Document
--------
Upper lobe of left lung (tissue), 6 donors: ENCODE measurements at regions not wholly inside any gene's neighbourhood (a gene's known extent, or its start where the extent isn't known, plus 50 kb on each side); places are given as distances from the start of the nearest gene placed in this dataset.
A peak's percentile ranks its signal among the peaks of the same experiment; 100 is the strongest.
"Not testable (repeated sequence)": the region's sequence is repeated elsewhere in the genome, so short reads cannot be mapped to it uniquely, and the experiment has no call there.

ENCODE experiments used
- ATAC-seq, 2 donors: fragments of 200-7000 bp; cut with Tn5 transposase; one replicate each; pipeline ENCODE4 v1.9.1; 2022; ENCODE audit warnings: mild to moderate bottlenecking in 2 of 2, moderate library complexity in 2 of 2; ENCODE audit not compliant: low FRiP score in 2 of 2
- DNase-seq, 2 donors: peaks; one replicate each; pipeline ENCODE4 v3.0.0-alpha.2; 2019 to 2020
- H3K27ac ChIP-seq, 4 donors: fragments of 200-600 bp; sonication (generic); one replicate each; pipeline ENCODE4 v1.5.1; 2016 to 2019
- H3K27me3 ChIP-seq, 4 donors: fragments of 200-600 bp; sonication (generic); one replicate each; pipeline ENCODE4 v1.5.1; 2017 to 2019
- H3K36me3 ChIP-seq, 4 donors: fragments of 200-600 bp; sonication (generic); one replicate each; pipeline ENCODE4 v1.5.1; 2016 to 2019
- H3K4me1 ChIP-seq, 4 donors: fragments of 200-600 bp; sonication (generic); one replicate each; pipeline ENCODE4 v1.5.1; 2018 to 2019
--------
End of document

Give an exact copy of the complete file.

Upper lobe of left lung (tissue), 6 donors: ENCODE measurements at regions not wholly inside any gene's neighbourhood (a gene's known extent, or its start where the extent isn't known, plus 50 kb on each side); places are given as distances from the start of the nearest gene placed in this dataset.
A peak's percentile ranks its signal among the peaks of the same experiment; 100 is the strongest.
"Not testable (repeated sequence)": the region's sequence is repeated elsewhere in the genome, so short reads cannot be mapped to it uniquely, and the experiment has no call there.

ENCODE experiments used
- ATAC-seq, 2 donors: fragments of 200-7000 bp; cut with Tn5 transposase; one replicate each; pipeline ENCODE4 v1.9.1; 2022; ENCODE audit warnings: mild to moderate bottlenecking in 2 of 2, moderate library complexity in 2 of 2; ENCODE audit not compliant: low FRiP score in 2 of 2
- DNase-seq, 2 donors: peaks; one replicate each; pipeline ENCODE4 v3.0.0-alpha.2; 2019 to 2020
- H3K27ac ChIP-seq, 4 donors: fragments of 200-600 bp; sonication (generic); one replicate each; pipeline ENCODE4 v1.5.1; 2016 to 2019
- H3K27me3 ChIP-seq, 4 donors: fragments of 200-600 bp; sonication (generic); one replicate each; pipeline ENCODE4 v1.5.1; 2017 to 2019
- H3K36me3 ChIP-seq, 4 donors: fragments of 200-600 bp; sonication (generic); one replicate each; pipeline ENCODE4 v1.5.1; 2016 to 2019
- H3K4me1 ChIP-seq, 4 donors: fragments of 200-600 bp; sonication (generic); one replicate each; pipeline ENCODE4 v1.5.1; 2018 to 2019